Bicks, Caroline 1966-
Bicks, Caroline 1966-
Office—Boston College, Carney Hall 429, Chestnut Hill, MA 02467. E-mail—[email protected]
Writer, educator. Ohio State University, Columbus, former assistant professor; Boston College, Chestnut Hill, MA, associate professor of English.
Also works as an actress, writes commentaries for National Public Radio, regularly performs at Improv Boston, and appeared in the New York City production of "Afterbirth: Stories You Won't Hear in Parenting Magazine." Previously worked as a high school teacher.
Midwiving Subjects in Shakespeare's England, Ashgate (Burlington, VT), 2003.
Contributor to books, including Pericles: Critical Essays, 2000.
English professor Caroline Bicks began her educational career at the Brearley School in New York City, a girls' prep school where her mother, Marion Bicks, works as an admissions assistant. After graduating, Bicks went on to study at Harvard University, earning her A.B. and continuing on to Stanford University, where she earned her Ph.D. in 1997. After completing postdoctoral work at Stanford, Bicks worked as an assistant professor at Ohio State University and then went on to work as an associate professor of English at Boston College. While working at Boston College, Bicks authored her first book, Midwiving Subjects in Shakespeare's England, which was published in 2003.
Midwiving Subjects in Shakespeare's England is a cultural study of midwives and their role in England from 1534 to 1642. In the book, Bicks discusses midwives' place in early English society by examining Shakespeare's work and other texts from the same time period. In her examination, Bicks provides an interesting look at women's roles in sixteenth-century England. In the first chapter, she discusses midwives' duties, such as their authority in determining paternity, and the belief that when a midwife cut the umbilical cord, they were shaping the length of a baby's tongue and penis. In the second chapter, Bicks discusses the practice of hymen pressing, in which midwives verified virginity. The last two chapters of the book examine the midwives' religious authority. During a crisis, they were able to conduct baptisms and other religious rites. All of these duties gave the midwife a great deal of social power.
Indeed, Michelle Ephraim, reviewing Midwiving Subjects in Shakespeare's England in Modern Philology, noted that "Bicks cleverly demonstrates the endur- ance of the midwife's stories and historical legacy." Ephraim also commented that "Bicks's close readings of historical documents and literary texts offer a new, richly researched angle on early modern women and the stories they generate." Other reviewers have also remarked on the book's value as a scholarly resource. For instance, Albion contributor Michelle M. Dowd stated that "Bicks has produced a fascinating and important study that will transform our thinking about women's role in early modern subject formation." Dowd added that Bicks's "critical reimagination of the public/private divide that has dominated scholarly approaches to early modern women for many years is both timely and groundbreaking."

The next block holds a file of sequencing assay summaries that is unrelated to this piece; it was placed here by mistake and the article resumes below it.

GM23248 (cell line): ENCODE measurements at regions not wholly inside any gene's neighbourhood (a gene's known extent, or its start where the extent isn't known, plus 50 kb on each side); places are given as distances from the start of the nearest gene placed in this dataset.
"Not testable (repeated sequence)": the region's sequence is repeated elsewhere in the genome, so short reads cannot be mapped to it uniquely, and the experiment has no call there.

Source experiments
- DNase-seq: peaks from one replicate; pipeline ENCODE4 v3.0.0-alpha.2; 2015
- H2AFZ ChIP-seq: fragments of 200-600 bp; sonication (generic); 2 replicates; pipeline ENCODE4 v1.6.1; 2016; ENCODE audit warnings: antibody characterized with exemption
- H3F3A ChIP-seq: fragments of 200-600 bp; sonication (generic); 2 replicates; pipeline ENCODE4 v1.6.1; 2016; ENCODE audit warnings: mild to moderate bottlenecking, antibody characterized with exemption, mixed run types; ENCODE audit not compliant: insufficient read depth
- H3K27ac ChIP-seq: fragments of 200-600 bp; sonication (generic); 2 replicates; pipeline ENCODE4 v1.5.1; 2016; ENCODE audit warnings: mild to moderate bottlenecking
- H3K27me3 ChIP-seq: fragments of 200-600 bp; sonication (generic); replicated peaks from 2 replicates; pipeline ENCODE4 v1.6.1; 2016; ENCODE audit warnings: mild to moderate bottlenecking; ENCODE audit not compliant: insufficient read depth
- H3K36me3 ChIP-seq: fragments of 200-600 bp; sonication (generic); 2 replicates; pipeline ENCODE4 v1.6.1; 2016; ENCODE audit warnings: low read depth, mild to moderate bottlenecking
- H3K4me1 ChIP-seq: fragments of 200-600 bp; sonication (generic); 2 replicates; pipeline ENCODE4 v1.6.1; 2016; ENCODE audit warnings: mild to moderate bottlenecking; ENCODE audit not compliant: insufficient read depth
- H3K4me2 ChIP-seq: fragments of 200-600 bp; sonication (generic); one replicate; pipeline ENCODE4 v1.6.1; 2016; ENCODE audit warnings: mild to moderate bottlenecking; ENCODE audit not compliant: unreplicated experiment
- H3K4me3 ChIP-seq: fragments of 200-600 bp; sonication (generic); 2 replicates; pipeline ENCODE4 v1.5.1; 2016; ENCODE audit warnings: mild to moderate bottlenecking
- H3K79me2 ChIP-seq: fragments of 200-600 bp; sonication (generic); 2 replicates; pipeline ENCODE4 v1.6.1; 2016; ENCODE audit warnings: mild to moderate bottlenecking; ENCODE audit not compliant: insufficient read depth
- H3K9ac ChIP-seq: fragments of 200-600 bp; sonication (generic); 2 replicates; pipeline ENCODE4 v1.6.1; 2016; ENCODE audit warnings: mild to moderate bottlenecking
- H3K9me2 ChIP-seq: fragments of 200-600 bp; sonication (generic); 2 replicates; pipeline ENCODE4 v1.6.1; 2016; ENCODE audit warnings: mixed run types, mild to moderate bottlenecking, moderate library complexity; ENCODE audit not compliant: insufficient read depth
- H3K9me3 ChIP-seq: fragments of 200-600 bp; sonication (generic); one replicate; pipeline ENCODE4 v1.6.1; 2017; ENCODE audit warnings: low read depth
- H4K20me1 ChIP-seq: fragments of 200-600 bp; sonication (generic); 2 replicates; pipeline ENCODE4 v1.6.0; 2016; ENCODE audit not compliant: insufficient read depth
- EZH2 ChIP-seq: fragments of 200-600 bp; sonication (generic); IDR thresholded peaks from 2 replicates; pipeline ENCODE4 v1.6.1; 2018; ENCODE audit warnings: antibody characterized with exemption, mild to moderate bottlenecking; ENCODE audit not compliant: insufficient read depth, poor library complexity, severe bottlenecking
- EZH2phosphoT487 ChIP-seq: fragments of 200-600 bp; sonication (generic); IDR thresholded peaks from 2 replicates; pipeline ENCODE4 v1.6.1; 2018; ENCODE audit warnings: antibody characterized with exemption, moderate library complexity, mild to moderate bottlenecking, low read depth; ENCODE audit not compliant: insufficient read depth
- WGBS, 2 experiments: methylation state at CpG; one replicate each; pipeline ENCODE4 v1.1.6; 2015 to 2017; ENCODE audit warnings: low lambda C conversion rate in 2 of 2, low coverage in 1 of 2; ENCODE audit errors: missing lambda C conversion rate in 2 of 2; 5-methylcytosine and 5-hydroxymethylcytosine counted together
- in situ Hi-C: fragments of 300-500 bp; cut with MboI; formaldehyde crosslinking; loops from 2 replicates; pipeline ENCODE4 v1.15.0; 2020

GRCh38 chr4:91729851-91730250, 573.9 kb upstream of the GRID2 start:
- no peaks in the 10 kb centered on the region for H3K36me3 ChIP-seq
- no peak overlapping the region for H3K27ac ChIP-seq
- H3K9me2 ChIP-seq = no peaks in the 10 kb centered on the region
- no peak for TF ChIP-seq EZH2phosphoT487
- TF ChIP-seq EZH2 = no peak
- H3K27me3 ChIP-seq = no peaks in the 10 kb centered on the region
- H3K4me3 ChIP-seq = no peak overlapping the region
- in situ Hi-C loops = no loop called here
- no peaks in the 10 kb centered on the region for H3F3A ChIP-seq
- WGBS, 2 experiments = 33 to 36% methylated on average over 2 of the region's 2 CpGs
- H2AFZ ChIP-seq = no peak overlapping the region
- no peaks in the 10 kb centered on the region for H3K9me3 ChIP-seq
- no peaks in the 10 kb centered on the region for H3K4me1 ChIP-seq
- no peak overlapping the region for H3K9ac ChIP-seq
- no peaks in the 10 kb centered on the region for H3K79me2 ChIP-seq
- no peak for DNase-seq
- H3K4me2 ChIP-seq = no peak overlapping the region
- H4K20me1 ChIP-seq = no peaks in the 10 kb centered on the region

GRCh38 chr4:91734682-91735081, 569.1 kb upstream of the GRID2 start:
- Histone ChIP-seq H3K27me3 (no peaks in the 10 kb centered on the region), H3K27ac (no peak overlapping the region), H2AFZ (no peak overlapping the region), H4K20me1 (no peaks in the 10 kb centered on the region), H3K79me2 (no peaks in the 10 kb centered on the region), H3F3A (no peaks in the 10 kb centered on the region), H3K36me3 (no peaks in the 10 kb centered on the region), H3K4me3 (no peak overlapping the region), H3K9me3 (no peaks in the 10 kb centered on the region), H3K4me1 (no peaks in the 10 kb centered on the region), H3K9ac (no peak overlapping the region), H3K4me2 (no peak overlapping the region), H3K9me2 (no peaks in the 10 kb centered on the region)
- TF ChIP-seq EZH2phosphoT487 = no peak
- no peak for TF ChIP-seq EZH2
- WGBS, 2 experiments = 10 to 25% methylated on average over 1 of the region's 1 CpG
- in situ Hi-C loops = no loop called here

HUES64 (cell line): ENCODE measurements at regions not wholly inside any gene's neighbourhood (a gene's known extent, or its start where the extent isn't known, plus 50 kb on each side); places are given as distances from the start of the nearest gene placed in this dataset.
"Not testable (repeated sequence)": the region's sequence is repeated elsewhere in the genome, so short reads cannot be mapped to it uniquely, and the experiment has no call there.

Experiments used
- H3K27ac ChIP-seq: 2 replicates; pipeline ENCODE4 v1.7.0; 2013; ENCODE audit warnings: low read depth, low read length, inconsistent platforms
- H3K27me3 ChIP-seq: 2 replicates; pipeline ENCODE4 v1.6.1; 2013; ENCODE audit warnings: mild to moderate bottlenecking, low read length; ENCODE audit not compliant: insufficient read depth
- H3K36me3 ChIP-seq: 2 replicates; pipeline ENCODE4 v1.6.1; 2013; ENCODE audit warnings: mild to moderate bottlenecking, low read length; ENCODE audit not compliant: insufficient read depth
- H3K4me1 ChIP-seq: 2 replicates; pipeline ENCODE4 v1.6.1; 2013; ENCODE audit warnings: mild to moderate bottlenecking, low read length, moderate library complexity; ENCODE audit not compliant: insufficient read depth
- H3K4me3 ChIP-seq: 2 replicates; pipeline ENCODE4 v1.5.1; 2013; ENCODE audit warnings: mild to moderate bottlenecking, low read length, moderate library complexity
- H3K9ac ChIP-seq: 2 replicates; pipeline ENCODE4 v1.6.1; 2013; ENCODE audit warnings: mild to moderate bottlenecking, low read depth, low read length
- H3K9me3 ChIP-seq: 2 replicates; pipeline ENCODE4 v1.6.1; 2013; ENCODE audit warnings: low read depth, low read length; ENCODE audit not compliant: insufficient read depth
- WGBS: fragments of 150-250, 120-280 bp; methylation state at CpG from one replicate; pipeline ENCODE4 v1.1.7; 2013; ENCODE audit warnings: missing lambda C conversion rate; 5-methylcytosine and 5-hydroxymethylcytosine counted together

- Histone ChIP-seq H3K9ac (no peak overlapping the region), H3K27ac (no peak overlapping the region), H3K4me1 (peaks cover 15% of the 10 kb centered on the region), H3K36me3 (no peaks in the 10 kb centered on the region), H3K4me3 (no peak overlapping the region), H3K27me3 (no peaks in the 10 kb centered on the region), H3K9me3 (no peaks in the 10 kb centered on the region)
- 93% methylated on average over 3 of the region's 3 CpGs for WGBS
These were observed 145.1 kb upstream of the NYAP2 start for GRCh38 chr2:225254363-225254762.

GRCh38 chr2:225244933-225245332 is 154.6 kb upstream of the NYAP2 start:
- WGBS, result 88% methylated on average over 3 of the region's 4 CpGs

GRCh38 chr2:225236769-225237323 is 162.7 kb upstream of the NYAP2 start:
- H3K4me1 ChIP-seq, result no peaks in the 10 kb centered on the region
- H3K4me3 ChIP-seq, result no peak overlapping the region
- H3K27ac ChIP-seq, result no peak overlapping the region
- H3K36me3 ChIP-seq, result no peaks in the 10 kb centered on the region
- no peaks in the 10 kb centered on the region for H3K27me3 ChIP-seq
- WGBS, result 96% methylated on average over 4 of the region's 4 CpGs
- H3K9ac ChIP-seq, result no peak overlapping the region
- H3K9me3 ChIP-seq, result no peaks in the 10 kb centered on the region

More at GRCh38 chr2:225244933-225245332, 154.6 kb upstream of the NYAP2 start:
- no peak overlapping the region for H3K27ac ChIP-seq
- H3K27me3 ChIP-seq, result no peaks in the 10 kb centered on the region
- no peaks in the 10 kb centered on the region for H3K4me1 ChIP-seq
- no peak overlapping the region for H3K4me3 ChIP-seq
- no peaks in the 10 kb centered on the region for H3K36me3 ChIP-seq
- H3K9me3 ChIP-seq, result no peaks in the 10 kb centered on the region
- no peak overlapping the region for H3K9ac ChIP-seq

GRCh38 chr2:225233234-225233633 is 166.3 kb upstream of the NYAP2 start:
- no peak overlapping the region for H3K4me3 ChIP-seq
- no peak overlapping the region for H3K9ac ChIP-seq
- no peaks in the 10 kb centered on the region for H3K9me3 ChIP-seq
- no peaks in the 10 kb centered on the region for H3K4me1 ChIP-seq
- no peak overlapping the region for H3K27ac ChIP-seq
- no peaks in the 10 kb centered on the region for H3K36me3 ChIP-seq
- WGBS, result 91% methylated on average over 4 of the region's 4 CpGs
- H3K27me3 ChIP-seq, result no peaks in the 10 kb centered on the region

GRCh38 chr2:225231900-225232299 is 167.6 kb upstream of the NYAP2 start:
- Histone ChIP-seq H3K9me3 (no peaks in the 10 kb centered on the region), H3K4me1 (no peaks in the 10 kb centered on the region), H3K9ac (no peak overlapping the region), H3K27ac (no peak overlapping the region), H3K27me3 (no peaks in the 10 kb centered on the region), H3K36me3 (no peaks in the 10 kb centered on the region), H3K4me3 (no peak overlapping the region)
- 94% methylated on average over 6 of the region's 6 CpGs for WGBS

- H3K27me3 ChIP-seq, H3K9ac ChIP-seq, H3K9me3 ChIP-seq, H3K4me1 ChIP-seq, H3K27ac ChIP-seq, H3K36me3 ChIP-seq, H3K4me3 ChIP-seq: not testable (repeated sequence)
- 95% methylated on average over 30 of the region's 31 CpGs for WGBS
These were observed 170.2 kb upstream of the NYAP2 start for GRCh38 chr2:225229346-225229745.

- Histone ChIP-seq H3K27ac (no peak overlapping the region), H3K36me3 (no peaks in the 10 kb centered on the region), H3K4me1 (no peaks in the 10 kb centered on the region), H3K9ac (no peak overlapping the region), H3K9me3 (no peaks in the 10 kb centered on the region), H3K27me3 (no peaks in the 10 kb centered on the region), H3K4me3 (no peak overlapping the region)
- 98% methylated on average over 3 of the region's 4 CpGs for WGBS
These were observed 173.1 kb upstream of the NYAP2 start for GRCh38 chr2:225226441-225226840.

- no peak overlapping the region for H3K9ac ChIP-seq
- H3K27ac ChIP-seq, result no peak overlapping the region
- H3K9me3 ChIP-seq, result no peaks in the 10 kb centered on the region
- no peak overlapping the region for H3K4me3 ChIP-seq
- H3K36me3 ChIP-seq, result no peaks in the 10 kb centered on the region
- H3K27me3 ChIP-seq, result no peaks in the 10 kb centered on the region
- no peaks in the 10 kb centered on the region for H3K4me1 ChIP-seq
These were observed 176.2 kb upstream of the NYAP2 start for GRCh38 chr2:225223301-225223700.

Bicks was once a professional actress, so her knowledge of the theater is both practical and scholarly, which is perhaps why her historical exploration centers around Shakespeare. Ephraim observed that Midwiving Subjects in Shakespeare's England "provides ample evidence of midwifery's prominence in Shakespeare." Ephraim also stated that "plays such as The Comedy of Errors (1592), Henry VIII (1613), Macbeth (1606), Winter's Tale (1610), and Pericles (1608), with their emphasis on political and sexual legitimacy, offer rich material." Dowd felt that "Bicks' argument is strongest and most lucid when she is writing about Shakespeare's late plays." According to Dowd, the book "argues convincingly that the Old Lady in Henry VIII and Paulina in The Winter's Tale attest to the revisable nature of stories about lineage and paternity."
Clio critic Theresa Krier further discussed the texts that Bicks references in Midwiving Subjects in Shakespeare's England. Krier observed that the selections "vividly exhibit the intimacies, anxieties, figurative richness, narrative potential, and persistent gender politics attendant upon representations of the midwife." Like other critics, Krier commented that Bicks's "study will be useful to scholars coming from literary studies, cultural history, and history of the family." Krier even felt that the book's "notes and citations do a particularly fine job of laying out the present state of scholarship" on the subject.
BIOGRAPHICAL AND CRITICAL SOURCES:
Albion, June 22, 2004, Michelle M. Dowd, review of Midwiving Subjects in Shakespeare's England, p. 297.
British Journal for the History of Science, March 1, 2006, Elaine Hobby, review of Midwiving Subjects in Shakespeare's England, p. 130.
Choice, January 1, 2004, D. Pesta, review of Midwiving Subjects in Shakespeare's England, p. 905.
Clio, March 22, 2005, Theresa Krier, review of Midwiving Subjects in Shakespeare's England, p. 356.
Modern Philology, May, 2006, Michelle Ephraim, review of Midwiving Subjects in Shakespeare's England, pp. 529-533.
New York Times, July 13, 1997, "Caroline Bicks, Brendon Reay," wedding announcement.
Reference & Research Book News, November 1, 2003, review of Midwiving Subjects in Shakespeare's England, p. 249.
Shakespeare Quarterly, September 22, 2004, Susan Comilang, review of Midwiving Subjects in Shakespeare's England, p. 350.
Boston College Web site,http://www.bc.edu/ (May 20, 2008), author profile.